Daily Archives: May 24, 2017

Francis: Making America Great Again One Visit At A Time

A picture that says it all



Pope Francis heaped insults on Donald Trump when… he thought he would lose.

Sadly for him, Donald Trump won. Bergoglio, who is just as good at bullying the weak as he is incapable of opposing the strong, had to readjust to reality and decide whether he wanted to part of the “resistance” (outing himself as a damn Sixty-Eighter for the last of Cathokic Trump voters, who are an awful lot) or limit himself to the useful trite common place that do not frontally attack anyone of the really powerful and popular.

Trump, on the other hand, keeps being his usual self. Trump would screw someone multiple times whilst smiling telling the world what a wonderful person the screwed one is. He has done it with Romney, he is doing it with Francis. Today we had another example: Trump beaming, Francis grumpy. It was clear who of the two has bent the other to doing what he has to do.

The Wall with come. Francis will look and whine, but the Wall will still come. Trump will sport a radiant smile as he swears how much he likes the Francis, and forces everyone to acknowledge him as the POTUS and just live with it. It will be mighty fine to watch. Today, Francis has contributed to make America great again by being too cowardly to risk an open confrontation with Trump.

But again, this is what the man always does. A bit of pressure, and he will cave in. No pressure, and he will eat you alive.

A last word about the gifts. Trump to Francis: Martin Luther King. Francis to Trump: (as always) his own crappy writings. Francis is so full of himself he thinks he is the best thing anyone could read.

What a humble Pope we have.

M

 

Reblog: The Blessed Virgin’s Warrior Ants

Mundabor, Self-Portrait, 2016

 

 

Not without surprise, I sometimes read the one or other Rad Trad blog (not excluding mine, I must very immodestly say; then my critics seem to read me more than I read them, and I notice their criticism only by way of a limited number of blog referrals, which in turn do not indicate a huge readership) called “insignificant”. As if, in the great battle between Right and Wrong, this had any importance.

Let us say you bravely defend Catholic Truth among friends and relatives, and no one heeds you. Is your effort insignificant? Certainly not! It is very significant, in fact, to the Angels looking on you from heaven. It is very significant for your own salvation. And, last but not least, it is significant because it is right.

But let us say, now, that you have a blog, and this blog reaches thirty people, who read you three times a week and draw some benefit from it. Thirty people who actually think that you make a difference in their spiritual life, or in their view of Catholicism, or in helping them not to drown in a sea of confusion; and, therefore, come back to your blog again and again. Is this insignificant? Certainly not! You are, in fact, already exercising a bigger influence than most teachers, bar the very best, have on their pupils! And all this, in most cases, gratis et amore Dei. No, it is certainly not insignificant. It is, in fact, a notable achievement.

However, it must be clear to all of us that, in the great scheme of things, we are all insignificant, in that none of us will ever, alone, change the course of history or be a leader of nations. This is true both for our insignificant blogs, and for those still insignificant Catholic publications who call us insignificant, and I doubt if they ever properly strengthen the faith of anyone, rather than leading them towards indifference or perdition.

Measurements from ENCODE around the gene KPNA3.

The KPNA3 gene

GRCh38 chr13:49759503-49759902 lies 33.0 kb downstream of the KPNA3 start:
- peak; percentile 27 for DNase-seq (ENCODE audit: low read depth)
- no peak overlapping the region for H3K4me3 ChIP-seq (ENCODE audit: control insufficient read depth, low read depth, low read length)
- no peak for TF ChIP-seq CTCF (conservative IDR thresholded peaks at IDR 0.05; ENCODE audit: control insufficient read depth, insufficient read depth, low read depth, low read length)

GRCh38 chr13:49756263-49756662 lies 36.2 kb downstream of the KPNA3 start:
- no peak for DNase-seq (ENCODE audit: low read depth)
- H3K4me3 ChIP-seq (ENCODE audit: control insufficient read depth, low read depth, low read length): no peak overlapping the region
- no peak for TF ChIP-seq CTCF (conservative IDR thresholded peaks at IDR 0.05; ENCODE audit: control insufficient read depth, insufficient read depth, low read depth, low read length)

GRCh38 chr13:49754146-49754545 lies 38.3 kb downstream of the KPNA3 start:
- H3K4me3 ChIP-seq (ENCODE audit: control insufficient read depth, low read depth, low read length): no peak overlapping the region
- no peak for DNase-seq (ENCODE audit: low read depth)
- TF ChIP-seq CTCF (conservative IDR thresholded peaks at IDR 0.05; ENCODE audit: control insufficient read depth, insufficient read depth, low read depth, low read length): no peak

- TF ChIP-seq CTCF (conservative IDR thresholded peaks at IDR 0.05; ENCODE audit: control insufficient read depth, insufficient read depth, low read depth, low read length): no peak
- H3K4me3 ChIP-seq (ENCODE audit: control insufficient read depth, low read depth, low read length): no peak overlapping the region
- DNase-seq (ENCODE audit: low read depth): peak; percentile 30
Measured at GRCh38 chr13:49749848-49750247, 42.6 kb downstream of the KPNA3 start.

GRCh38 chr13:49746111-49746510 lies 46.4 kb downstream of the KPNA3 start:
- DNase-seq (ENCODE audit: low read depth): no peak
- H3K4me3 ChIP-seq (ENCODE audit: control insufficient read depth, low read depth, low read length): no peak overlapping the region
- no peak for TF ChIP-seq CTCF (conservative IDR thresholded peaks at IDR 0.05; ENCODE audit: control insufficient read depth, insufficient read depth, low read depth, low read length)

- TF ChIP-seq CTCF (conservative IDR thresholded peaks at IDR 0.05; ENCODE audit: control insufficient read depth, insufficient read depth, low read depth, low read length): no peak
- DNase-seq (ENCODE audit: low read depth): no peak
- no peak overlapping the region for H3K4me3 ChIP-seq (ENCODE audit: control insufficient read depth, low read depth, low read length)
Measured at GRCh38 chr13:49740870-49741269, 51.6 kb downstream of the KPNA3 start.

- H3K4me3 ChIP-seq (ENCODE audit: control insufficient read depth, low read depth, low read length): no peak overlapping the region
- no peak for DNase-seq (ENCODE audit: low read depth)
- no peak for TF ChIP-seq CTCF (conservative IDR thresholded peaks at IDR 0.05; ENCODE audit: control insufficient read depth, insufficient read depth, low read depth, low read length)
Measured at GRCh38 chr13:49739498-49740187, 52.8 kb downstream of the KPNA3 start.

But then again I wonder: how insignificant is insignificant, if it is mentioned among countless blog to one’s own readership as an example of lack of significance? Does not this deny, in itself, the premise? Still, they are right in the essence: in the great scheme of things, insignificant we all are, together with our detractors.

How should, therefore, each faithful Catholic (mother and father, friend and colleague) see ourselves? We should see ourselves, I think, as warrior ants.

Each one of us, taken individually, is certainly insignificant in the great scheme of things (albeit what he does is most significant for his own salvation, which in itself is infinitely important). However, warrior ants are a frightful force when they march together. Does the individual warrior ant care about how much “significant” she is? I have never asked one, but most probably not. The warrior ant cares, in her own way, about what she can do exactly as insignificant, expendable warrior ant, and that is the beginning and the end of it.

When we die we will not be asked whether we have “changed the world”. We will not be asked how “significant” we were. We will not be asked how many readers our blog used to have. We will be asked whether we have kept defending Truth when no one listened to us; when we were mocked and insulted; when we were, in fact, being – exactly – insignificant to the world. And by the way: be afraid of when the world calls you “relevant”: you might just have become like it.

I have started this blog hoping to reach sixty or seventy people every day: two to three school classes. My thinking was that this kind of readership would allow me to help my fellow Catholics in a comparable way as, say, a deeply Catholic high school history or philosophy teacher who has the ability to, as they say, “touch the life” of a comparable number of people every day with his own solid faith. Every blogger who is inclined to write and perseveres in his aim can, I think, reach this goal (and compensate for a non-existent Catholic philosophy or history teacher) obviously for no pay. Call it insignificant as much as you want, but I think it already counts a lot, both in this world and in the next.